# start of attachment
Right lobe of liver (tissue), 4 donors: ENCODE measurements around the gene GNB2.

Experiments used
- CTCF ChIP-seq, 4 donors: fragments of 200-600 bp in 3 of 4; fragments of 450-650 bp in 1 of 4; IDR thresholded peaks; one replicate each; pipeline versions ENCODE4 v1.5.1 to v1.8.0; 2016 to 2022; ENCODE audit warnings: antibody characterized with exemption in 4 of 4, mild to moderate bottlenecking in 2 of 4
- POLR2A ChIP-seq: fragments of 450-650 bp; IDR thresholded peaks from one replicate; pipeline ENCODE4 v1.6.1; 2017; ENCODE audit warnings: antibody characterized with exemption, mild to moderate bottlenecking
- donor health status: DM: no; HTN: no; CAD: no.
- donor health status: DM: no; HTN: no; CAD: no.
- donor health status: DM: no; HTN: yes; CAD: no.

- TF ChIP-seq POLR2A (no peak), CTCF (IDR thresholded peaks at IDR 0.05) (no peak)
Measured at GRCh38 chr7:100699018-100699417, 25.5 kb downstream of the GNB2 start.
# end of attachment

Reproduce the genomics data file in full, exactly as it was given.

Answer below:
Right lobe of liver (tissue), 4 donors: ENCODE measurements around the gene GNB2.

Experiments used
- CTCF ChIP-seq, 4 donors: fragments of 200-600 bp in 3 of 4; fragments of 450-650 bp in 1 of 4; IDR thresholded peaks; one replicate each; pipeline versions ENCODE4 v1.5.1 to v1.8.0; 2016 to 2022; ENCODE audit warnings: antibody characterized with exemption in 4 of 4, mild to moderate bottlenecking in 2 of 4
- POLR2A ChIP-seq: fragments of 450-650 bp; IDR thresholded peaks from one replicate; pipeline ENCODE4 v1.6.1; 2017; ENCODE audit warnings: antibody characterized with exemption, mild to moderate bottlenecking
- donor health status: DM: no; HTN: no; CAD: no.
- donor health status: DM: no; HTN: no; CAD: no.
- donor health status: DM: no; HTN: yes; CAD: no.

- TF ChIP-seq POLR2A (no peak), CTCF (IDR thresholded peaks at IDR 0.05) (no peak)
Measured at GRCh38 chr7:100699018-100699417, 25.5 kb downstream of the GNB2 start.